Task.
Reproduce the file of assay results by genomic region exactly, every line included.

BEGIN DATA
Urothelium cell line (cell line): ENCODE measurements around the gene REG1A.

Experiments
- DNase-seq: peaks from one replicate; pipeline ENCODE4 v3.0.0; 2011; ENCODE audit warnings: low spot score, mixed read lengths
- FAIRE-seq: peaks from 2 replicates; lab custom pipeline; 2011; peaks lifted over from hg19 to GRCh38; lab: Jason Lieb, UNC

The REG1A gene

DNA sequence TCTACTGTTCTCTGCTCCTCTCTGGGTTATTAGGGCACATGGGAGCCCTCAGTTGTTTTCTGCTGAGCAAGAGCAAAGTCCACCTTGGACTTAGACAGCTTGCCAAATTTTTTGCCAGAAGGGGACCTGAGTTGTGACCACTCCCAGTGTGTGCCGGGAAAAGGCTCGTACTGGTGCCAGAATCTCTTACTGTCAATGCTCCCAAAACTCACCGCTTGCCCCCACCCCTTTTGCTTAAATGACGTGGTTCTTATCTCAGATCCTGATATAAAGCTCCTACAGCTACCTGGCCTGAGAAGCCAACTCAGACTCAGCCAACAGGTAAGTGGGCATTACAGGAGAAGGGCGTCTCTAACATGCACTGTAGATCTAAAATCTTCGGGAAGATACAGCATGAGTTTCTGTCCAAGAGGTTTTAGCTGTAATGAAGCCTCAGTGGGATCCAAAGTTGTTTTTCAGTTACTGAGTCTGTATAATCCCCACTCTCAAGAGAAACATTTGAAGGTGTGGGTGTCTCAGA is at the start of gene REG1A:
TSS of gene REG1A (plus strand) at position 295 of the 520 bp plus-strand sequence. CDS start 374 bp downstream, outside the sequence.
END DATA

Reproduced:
Urothelium cell line (cell line): ENCODE measurements around the gene REG1A.

Experiments
- DNase-seq: peaks from one replicate; pipeline ENCODE4 v3.0.0; 2011; ENCODE audit warnings: low spot score, mixed read lengths
- FAIRE-seq: peaks from 2 replicates; lab custom pipeline; 2011; peaks lifted over from hg19 to GRCh38; lab: Jason Lieb, UNC

The REG1A gene

DNA sequence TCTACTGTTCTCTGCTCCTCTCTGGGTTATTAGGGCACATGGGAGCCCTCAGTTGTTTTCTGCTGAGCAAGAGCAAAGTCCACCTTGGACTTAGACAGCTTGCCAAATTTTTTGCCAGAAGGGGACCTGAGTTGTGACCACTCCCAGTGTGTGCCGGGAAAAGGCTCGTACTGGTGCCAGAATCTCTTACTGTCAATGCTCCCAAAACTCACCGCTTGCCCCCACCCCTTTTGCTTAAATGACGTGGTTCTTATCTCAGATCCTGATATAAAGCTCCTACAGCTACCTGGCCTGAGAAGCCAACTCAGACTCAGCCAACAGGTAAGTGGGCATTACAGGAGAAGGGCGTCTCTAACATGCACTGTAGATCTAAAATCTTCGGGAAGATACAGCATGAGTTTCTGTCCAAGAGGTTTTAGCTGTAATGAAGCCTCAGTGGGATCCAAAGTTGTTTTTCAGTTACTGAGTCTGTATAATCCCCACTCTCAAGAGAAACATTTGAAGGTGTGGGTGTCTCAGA is at the start of gene REG1A:
TSS of gene REG1A (plus strand) at position 295 of the 520 bp plus-strand sequence. CDS start 374 bp downstream, outside the sequence.